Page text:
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The religious overtones are gone as well, Jacques' writing style has matured, and he has a greater grasp of the different beings, landscapes, landmarks, and mindsets within the world that he has created. As a result, Mossflower is a complete, highly enjoyable read by an accomplished author. It moves quickly and smoothly, manages to be funny, provoking, and emotional in turn, and is a truly engrossing and enjoyable read. Jacques is, however, almost too good at filling in all the backstory to Redwall --almost every character and location in that book is explained in this one, often providing answers that are too pat.
It comes off as scripted, and the reader can get so caught up in looking for these connections that he becomes distracted from the story itself. These pieces of backstory do provide a more complete world, and in the following books Jacques will tempter, contradict, and expand upon them, but for now they do feel forced. Mossflower really is one of my favorite books in the Redwall series to come back to and reread.
My copy of it is proof to that--it's a bit worse for the wear. His journey to rebuild his father's sword is central to Redwall history, and it also is our first view of Salamandastron, which will become increasingly important in later books. The battles are memorable although the final battle against Tsarmina does go a bit quickly , as are the characters Skipper, Lady Amber, Mask, and Gonff all stand out in my mind.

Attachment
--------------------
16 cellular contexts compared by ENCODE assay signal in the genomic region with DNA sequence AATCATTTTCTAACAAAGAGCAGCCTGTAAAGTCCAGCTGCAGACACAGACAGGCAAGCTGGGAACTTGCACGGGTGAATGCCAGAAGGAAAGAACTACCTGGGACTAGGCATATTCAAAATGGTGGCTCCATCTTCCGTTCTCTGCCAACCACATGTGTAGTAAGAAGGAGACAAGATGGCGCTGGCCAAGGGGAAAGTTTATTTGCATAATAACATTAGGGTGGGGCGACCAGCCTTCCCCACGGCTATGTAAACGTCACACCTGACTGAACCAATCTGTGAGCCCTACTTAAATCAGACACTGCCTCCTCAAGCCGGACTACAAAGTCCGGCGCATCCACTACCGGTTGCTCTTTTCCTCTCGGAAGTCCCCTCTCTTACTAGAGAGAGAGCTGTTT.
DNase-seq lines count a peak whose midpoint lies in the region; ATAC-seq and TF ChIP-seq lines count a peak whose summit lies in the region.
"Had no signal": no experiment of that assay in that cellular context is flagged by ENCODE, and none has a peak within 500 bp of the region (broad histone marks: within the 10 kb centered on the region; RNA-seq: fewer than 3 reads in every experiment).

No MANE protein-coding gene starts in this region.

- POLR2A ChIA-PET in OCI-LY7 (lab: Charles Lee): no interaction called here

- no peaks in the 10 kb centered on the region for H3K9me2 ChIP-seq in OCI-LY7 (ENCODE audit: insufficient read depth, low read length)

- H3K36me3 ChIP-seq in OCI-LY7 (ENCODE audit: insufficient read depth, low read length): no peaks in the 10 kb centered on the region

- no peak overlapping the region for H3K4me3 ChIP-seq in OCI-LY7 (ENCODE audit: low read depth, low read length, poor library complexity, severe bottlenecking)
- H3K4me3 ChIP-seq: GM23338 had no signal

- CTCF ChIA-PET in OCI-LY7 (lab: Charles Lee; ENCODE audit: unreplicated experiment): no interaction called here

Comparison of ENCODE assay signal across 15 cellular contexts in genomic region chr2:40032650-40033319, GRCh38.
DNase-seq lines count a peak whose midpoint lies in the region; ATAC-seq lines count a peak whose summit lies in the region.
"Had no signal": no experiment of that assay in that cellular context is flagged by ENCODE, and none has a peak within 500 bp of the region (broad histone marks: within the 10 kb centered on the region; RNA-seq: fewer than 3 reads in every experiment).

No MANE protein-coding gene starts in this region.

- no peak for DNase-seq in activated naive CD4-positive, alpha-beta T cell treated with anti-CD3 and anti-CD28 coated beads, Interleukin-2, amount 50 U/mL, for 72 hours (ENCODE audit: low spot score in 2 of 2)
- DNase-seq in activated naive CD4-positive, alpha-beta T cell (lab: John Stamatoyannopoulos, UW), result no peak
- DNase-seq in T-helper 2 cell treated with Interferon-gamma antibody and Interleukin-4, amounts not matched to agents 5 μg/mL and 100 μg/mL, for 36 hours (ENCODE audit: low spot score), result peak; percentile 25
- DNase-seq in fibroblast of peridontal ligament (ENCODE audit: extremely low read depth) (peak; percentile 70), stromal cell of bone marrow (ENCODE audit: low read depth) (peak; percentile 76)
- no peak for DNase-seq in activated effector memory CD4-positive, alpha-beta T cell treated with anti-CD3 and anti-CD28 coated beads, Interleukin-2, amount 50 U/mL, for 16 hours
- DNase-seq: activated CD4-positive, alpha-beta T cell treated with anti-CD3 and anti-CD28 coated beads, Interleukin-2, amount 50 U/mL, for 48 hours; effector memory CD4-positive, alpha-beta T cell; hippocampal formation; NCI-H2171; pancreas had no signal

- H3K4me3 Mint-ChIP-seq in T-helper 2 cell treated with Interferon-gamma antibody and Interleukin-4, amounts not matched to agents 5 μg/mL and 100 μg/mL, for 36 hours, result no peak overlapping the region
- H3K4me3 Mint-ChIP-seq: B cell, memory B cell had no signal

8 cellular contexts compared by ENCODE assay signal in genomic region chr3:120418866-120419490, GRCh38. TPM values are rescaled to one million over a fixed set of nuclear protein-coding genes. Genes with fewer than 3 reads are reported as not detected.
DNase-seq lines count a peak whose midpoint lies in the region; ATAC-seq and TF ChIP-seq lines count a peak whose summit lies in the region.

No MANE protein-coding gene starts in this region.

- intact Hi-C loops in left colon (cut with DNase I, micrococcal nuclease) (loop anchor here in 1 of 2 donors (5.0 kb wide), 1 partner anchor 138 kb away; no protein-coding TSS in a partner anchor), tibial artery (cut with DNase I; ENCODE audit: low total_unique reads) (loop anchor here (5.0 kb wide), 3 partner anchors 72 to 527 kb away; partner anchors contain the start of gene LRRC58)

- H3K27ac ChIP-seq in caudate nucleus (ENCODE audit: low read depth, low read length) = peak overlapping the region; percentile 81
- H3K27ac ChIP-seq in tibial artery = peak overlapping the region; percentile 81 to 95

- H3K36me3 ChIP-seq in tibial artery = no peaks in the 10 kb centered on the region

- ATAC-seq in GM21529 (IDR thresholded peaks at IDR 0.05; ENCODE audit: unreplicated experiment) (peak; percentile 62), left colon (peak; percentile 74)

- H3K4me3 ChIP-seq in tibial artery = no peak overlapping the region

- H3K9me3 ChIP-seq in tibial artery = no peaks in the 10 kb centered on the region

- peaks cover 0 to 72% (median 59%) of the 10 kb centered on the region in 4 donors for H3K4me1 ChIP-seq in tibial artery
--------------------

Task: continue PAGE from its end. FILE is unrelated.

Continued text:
The is one of the books that I love to curl up and dive into, and it's prime material for getting lost in. I definitely recommend it if you're at all interested in the Redwall series, and I hope that you enjoy it as much as I do. January commentary: Trying to find something distracting to consume hasn't been working overwell, so I reached for something comforting instead and am rereading Mossflower.
The book was published in ; my copy was published in , but I probably stole it from a Montessori library sometime around It looks like this, now: [image error] If memory serves, the cover came to me with a small crease it was in a school library , which developed into a second crease, which tore a couple of years ago; I still use a liberated corner of the cover as a bookmark. Again if memory serves, I think the book has gone with me to two nations, two states, two schools, and about seven different residences.
And it isn't even that good.
Every Single Redwall Book—Ranked
It's comparable to comfort food both because food is a recurrent aspect of the Redwall series and because it doesn't have to be objectively good to be comforting. I actually don't much care for Redwall , the first book in the series: the plot is central to the world's history, but it's distinctly a first attempt and while it contains many of the aspects which would become cornerstone to the series--puzzles, food, dialects, multiple adventures running in parallel--the setting and tone is only half there.
In Redwall we know there are humans somewhere, building barns and horsecarts, and suddenly an abbey full of talking mice is ridiculous. Mossflower is the change into what the series would be.